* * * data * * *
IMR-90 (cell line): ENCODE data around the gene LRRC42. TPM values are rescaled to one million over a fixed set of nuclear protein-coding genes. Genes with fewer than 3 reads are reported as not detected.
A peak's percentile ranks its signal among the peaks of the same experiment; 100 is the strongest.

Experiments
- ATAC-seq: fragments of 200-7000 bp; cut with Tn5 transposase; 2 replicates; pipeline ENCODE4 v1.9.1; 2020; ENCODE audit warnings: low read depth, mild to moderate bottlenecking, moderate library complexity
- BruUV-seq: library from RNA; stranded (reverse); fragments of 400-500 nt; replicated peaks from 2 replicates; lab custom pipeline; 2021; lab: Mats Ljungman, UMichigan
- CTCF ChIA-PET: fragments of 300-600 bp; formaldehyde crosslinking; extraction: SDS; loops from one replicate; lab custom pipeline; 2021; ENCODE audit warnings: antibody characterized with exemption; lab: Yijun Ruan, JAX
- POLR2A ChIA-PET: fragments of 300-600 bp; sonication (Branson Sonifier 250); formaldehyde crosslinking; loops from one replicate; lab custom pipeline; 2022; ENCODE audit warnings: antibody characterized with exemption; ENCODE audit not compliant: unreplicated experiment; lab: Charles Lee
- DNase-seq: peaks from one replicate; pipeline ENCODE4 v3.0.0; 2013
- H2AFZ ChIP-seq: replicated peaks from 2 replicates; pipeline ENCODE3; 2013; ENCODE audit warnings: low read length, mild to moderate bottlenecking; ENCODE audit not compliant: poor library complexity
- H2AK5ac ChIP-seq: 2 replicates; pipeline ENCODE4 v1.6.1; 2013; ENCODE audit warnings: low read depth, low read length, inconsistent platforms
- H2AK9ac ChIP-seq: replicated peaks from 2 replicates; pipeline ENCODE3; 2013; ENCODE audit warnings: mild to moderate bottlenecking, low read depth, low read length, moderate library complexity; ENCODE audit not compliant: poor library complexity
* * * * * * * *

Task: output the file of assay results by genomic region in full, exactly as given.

IMR-90 (cell line): ENCODE data around the gene LRRC42. TPM values are rescaled to one million over a fixed set of nuclear protein-coding genes. Genes with fewer than 3 reads are reported as not detected.
A peak's percentile ranks its signal among the peaks of the same experiment; 100 is the strongest.

Experiments
- ATAC-seq: fragments of 200-7000 bp; cut with Tn5 transposase; 2 replicates; pipeline ENCODE4 v1.9.1; 2020; ENCODE audit warnings: low read depth, mild to moderate bottlenecking, moderate library complexity
- BruUV-seq: library from RNA; stranded (reverse); fragments of 400-500 nt; replicated peaks from 2 replicates; lab custom pipeline; 2021; lab: Mats Ljungman, UMichigan
- CTCF ChIA-PET: fragments of 300-600 bp; formaldehyde crosslinking; extraction: SDS; loops from one replicate; lab custom pipeline; 2021; ENCODE audit warnings: antibody characterized with exemption; lab: Yijun Ruan, JAX
- POLR2A ChIA-PET: fragments of 300-600 bp; sonication (Branson Sonifier 250); formaldehyde crosslinking; loops from one replicate; lab custom pipeline; 2022; ENCODE audit warnings: antibody characterized with exemption; ENCODE audit not compliant: unreplicated experiment; lab: Charles Lee
- DNase-seq: peaks from one replicate; pipeline ENCODE4 v3.0.0; 2013
- H2AFZ ChIP-seq: replicated peaks from 2 replicates; pipeline ENCODE3; 2013; ENCODE audit warnings: low read length, mild to moderate bottlenecking; ENCODE audit not compliant: poor library complexity
- H2AK5ac ChIP-seq: 2 replicates; pipeline ENCODE4 v1.6.1; 2013; ENCODE audit warnings: low read depth, low read length, inconsistent platforms
- H2AK9ac ChIP-seq: replicated peaks from 2 replicates; pipeline ENCODE3; 2013; ENCODE audit warnings: mild to moderate bottlenecking, low read depth, low read length, moderate library complexity; ENCODE audit not compliant: poor library complexity